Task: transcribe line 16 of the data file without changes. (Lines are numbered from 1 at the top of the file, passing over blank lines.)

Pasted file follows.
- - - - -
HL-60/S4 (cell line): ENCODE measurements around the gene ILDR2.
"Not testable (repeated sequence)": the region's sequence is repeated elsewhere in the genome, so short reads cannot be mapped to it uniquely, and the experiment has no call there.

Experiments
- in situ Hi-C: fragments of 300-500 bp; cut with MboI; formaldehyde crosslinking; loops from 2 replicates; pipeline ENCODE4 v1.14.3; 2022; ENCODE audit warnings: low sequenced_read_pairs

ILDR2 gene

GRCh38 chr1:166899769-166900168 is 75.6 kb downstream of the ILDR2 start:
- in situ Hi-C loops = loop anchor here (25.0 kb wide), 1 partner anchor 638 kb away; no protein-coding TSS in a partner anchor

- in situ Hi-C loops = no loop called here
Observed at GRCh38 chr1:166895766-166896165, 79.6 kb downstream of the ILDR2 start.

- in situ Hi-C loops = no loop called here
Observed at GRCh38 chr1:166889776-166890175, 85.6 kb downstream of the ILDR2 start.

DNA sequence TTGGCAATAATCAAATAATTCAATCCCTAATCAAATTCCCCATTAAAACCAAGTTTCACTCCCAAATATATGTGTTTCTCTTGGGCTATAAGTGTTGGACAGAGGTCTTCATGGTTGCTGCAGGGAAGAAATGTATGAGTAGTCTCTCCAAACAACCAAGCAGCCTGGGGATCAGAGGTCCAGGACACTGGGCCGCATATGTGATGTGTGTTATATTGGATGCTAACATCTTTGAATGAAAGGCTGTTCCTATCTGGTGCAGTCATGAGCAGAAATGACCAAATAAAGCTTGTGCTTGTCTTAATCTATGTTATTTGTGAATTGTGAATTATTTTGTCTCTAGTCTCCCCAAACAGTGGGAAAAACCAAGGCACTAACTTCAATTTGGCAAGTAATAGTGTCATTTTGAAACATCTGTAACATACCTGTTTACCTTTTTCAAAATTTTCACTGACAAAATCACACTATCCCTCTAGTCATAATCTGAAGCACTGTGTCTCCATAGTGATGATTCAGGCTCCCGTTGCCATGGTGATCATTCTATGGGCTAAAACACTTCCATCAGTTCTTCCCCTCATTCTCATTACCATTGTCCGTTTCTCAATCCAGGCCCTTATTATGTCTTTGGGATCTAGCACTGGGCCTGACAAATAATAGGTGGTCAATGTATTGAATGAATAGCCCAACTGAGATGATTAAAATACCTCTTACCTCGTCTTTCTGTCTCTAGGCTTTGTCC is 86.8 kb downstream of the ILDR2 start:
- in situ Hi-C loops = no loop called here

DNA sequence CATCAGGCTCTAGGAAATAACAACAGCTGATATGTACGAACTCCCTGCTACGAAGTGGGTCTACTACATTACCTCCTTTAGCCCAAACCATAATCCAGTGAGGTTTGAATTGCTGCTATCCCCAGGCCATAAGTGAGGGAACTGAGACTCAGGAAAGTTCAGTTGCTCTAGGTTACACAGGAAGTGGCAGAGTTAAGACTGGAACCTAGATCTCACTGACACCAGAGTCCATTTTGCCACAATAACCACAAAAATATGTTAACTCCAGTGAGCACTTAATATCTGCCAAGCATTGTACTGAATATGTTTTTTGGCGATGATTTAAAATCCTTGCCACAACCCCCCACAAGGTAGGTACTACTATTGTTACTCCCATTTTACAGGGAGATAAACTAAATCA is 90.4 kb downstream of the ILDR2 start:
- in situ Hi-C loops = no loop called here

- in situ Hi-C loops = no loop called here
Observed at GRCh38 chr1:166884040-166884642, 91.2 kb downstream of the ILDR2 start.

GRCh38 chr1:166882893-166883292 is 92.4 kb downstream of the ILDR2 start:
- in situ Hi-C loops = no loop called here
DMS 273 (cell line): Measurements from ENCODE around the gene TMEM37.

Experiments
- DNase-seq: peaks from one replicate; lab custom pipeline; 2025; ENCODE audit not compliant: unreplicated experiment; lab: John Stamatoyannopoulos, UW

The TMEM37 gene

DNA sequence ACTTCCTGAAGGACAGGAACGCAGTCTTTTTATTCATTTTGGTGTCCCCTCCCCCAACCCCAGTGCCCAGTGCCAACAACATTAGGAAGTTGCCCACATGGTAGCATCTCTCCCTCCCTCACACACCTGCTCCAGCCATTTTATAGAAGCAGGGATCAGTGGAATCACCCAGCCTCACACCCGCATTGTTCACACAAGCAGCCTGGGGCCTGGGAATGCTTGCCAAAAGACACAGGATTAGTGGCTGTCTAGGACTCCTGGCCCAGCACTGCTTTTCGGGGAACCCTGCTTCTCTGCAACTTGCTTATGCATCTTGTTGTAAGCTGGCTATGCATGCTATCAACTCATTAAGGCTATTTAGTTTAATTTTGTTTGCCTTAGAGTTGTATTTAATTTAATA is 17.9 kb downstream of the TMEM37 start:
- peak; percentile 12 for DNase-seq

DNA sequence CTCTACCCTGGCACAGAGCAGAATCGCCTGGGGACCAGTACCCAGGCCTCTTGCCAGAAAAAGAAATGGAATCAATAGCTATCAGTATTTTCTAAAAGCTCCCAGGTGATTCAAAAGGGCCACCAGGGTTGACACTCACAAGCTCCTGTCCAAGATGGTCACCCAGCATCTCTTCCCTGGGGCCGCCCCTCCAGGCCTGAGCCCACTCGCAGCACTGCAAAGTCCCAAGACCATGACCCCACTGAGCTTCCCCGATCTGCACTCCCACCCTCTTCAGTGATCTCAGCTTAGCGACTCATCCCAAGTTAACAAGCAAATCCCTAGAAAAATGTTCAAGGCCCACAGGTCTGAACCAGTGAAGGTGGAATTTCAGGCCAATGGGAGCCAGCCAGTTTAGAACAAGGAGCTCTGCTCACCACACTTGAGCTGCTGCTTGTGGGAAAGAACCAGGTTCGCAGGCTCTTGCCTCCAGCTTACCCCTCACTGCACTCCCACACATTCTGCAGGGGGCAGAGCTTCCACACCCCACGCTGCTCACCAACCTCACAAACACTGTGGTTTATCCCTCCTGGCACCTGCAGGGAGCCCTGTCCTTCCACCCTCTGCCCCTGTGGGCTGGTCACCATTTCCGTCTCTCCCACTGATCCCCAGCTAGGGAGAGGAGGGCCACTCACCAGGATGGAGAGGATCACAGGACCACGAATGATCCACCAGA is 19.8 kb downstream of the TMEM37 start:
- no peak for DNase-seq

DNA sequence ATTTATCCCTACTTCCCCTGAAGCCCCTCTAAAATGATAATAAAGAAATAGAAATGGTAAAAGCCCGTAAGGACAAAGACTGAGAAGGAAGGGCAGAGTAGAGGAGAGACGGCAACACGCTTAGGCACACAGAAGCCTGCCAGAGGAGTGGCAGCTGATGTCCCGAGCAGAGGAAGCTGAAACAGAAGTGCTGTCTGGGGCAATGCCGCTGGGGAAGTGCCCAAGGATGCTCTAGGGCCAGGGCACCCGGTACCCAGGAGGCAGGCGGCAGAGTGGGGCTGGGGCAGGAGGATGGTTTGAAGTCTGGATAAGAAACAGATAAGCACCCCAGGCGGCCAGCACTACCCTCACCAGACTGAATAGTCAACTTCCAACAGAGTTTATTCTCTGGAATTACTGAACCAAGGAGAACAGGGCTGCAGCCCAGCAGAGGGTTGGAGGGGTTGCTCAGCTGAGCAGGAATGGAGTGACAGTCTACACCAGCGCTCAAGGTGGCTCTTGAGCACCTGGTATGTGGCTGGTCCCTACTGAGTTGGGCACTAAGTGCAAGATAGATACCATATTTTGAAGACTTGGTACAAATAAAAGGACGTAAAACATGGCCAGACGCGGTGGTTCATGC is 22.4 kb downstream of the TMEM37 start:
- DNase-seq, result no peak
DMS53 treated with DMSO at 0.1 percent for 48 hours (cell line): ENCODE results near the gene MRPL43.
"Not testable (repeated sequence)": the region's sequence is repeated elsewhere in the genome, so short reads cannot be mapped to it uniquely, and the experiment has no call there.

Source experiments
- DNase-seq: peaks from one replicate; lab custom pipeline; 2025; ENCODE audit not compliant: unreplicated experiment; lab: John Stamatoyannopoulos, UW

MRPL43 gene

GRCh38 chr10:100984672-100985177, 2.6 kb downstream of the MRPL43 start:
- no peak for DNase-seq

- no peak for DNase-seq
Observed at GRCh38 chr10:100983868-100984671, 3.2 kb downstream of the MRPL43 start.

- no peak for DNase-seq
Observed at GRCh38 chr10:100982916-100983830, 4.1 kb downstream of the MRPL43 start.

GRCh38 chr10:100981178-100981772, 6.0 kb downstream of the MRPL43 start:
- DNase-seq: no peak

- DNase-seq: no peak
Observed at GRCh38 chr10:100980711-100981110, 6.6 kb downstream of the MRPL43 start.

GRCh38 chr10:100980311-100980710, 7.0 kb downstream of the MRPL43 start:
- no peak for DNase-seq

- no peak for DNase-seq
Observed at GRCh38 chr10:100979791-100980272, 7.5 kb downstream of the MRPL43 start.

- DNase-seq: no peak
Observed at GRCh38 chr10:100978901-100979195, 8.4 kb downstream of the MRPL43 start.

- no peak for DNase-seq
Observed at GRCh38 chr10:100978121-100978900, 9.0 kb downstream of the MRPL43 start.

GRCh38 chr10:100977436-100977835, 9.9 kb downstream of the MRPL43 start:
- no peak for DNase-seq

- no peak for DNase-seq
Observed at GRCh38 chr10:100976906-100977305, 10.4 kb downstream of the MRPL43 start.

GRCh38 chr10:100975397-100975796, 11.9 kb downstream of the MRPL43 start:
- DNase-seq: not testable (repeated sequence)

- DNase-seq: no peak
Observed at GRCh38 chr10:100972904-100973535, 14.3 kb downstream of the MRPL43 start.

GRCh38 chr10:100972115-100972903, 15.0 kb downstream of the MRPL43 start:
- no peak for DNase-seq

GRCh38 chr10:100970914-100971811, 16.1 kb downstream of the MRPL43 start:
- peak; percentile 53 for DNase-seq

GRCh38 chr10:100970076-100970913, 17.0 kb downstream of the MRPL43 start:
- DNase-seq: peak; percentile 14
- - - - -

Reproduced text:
- in situ Hi-C loops = no loop called here